A new study looks at a poorly understood process with potentially critical consequences for climate change. Emma Sayer, postdoctoral fellow at the Smithsonian Tropical Research Institute, Jennifer Powers, an assistant professor in the University of Minnesota’s Department of Ecology, Evolution and Behavior, and Edmund Tanner, researcher at Cambridge University, published the findings of their long-term study on the effects of increased plant litter on soil carbon and nutrient cycling in the December 12 edition of PLoS ONE.
As CO2 concentrations in the atmosphere continue to rise, increases in plant productivity – and litterfall – are likely. The study considers the impact of an increase in organic matter on the ground on processes belowground. Results suggest that the balance of carbon stored in the soils (thought to be a long-term sink for carbon) can be changed with the addition of fresh leaf litter. The capacity of soils to store carbon might then diminish if global environmental changes such as CO2 increases and nitrogen deposition boost plant productivity.
Over the course of the 5-year experiment, the fluxes of carbon dioxide from the soil surface to the atmosphere in a tropical forest in Panama were measured. These CO2 fluxes (also called soil respiration) come from two main sources: the respiration of roots and the decomposition of litter and soil organic matter by fungi, bacteria, and other microorganisms.
“To our surprise, the litter addition plots showed substantially higher amounts of soil respiration than would be predicted by the increase in leaf litter,” said Powers. “We suspect that this extra CO2 in the litter addition plots was coming from the decomposition of ‘old soil organic matter’, which was stimulated by adding large quantities of fresh leaf litter.” This effect, the stimulation of the decomposition of old, ‘stored’ organic carbon by the addition of fresh organic matter is known as the ‘priming effect.’ “There are important links between above-and belowground processes and we need to understand these links in order to assess the impact of global change and human disturbance on natural ecosystems” said Sayer.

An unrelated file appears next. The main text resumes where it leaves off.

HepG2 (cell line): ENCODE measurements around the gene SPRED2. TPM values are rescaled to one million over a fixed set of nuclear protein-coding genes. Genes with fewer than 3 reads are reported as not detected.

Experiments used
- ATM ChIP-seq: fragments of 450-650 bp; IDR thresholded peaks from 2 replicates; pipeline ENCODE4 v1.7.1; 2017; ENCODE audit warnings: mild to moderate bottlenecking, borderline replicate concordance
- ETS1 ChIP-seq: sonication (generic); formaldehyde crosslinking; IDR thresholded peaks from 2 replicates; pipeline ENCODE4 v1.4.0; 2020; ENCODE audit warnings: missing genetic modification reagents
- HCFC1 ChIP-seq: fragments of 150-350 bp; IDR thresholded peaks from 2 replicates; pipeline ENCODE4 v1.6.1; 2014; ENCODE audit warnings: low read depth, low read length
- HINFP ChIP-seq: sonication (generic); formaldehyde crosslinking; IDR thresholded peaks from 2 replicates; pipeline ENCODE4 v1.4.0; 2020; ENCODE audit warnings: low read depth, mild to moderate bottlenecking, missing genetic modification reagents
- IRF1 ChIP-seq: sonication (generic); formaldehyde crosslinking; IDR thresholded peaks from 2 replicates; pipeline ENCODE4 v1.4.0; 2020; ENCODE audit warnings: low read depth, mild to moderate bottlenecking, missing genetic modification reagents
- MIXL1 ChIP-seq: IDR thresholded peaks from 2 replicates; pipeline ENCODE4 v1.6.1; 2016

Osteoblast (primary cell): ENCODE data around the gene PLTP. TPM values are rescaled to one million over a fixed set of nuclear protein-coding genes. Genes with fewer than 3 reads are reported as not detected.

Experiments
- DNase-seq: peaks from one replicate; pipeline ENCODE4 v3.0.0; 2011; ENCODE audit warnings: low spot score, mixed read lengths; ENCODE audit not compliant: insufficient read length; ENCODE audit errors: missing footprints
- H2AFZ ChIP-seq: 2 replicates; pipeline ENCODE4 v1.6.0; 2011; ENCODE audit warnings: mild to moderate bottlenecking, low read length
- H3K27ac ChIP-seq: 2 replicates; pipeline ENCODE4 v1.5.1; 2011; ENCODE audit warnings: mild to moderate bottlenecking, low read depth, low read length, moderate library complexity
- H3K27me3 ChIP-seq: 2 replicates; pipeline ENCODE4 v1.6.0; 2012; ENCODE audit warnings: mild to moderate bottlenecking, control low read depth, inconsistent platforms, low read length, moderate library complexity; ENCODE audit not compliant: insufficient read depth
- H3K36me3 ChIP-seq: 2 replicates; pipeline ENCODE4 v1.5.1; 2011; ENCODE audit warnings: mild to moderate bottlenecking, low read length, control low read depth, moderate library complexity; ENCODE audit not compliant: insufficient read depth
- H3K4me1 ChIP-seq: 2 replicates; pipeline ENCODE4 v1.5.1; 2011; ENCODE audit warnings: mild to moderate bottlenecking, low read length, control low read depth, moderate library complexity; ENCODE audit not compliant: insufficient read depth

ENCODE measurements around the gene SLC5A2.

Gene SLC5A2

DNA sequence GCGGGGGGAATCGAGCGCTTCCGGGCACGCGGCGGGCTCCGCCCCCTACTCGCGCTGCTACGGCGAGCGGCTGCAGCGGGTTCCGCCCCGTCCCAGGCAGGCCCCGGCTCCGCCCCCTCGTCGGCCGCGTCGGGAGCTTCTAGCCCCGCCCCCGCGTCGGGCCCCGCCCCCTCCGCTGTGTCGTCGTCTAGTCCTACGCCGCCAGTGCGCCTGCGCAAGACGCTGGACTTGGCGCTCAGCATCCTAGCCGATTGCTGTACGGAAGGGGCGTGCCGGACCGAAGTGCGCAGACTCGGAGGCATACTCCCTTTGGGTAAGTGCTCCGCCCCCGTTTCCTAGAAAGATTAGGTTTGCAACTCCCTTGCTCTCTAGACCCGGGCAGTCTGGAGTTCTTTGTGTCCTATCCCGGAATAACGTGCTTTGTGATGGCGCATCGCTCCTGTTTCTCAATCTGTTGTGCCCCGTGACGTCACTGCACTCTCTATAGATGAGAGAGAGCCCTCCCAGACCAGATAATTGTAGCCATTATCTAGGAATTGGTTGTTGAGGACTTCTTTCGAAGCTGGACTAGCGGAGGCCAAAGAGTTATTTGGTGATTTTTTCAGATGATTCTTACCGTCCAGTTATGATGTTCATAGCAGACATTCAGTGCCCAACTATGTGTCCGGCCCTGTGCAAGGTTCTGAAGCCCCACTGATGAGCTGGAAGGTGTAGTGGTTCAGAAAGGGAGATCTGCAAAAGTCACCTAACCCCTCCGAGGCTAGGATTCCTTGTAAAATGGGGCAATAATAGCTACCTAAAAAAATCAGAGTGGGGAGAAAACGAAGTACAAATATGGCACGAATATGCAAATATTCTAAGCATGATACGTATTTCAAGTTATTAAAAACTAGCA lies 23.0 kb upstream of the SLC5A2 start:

The study has implications for policy makers considering new approaches to capping carbon emissions such as carbon sequestration. “Our results suggest unanticipated feedbacks to the carbon cycle that must be taken into account when estimating the potential for carbon sequestration in the soil,” Powers said.
Emma Sayer of the Smithsonian Tropical Research Institute and Cambridge University is the lead author of the study. Edmund Tanner, also of Cambridge University, and Jennifer Powers of the University of Minnesota are co-authors.
Citation: Sayer EJ, Powers JS, Tanner EVJ (2007) Increased Litterfall in Tropical Forests Boosts the Transfer of Soil CO2 to the Atmosphere. PLoS ONE 2(12): e1299. doi:10.1371/journal.pone.0001299
Darwin's finches have reached their limits on the Galápagos
23.06.2015 | University of Groningen
When Trees Aren’t ‘Green’
15.06.2015 | American Society of Agronomy (ASA), Crop Science Society of America (CSSA), Soil Science Society of America (SSSA)
New technique combines electron microscopy and synchrotron X-rays to track chemical reactions under real operating conditions
A new technique pioneered at the U.S. Department of Energy's Brookhaven National Laboratory reveals atomic-scale changes during catalytic reactions in real...
Think of an object made of iron: An I-beam, a car frame, a nail. Now imagine that half of the iron in that object owes its existence to bacteria living two and a half billion years ago.
Think of an object made of iron: An I-beam, a car frame, a nail. Now imagine that half of the iron in that object owes its existence to bacteria living two and...
A team of scientists including PhD student Friedrich Schuler from the Laboratory of MEMS Applications at the Department of Microsystems Engineering (IMTEK) of...
The three-year clinical trial results of the retinal implant popularly known as the "bionic eye," have proven the long-term efficacy, safety and reliability of...
On June 23, the second Sentinel mission was launched from the space mission launch center in Kourou. A critical component of Aachen is on board. Researchers at the Fraunhofer Institute for Laser Technology ILT and Tesat-Spacecom have jointly developed the know-how for space-qualified laser components. For the Sentinel mission the diode laser pump module of the Laser Communication Terminal LCT was planned and constructed in Aachen in cooperation with the manufacturer of the LCT, Tesat-Spacecom, and the Ferdinand Braun Institute.
After eight years of preparation, in the early morning of June 23 the time had come: in Kourou in French Guiana, the European Space Agency launched the...
25.06.2015 | Event News
16.06.2015 | Event News
11.06.2015 | Event News
30.06.2015 | Physics and Astronomy
30.06.2015 | Physics and Astronomy
30.06.2015 | Materials Sciences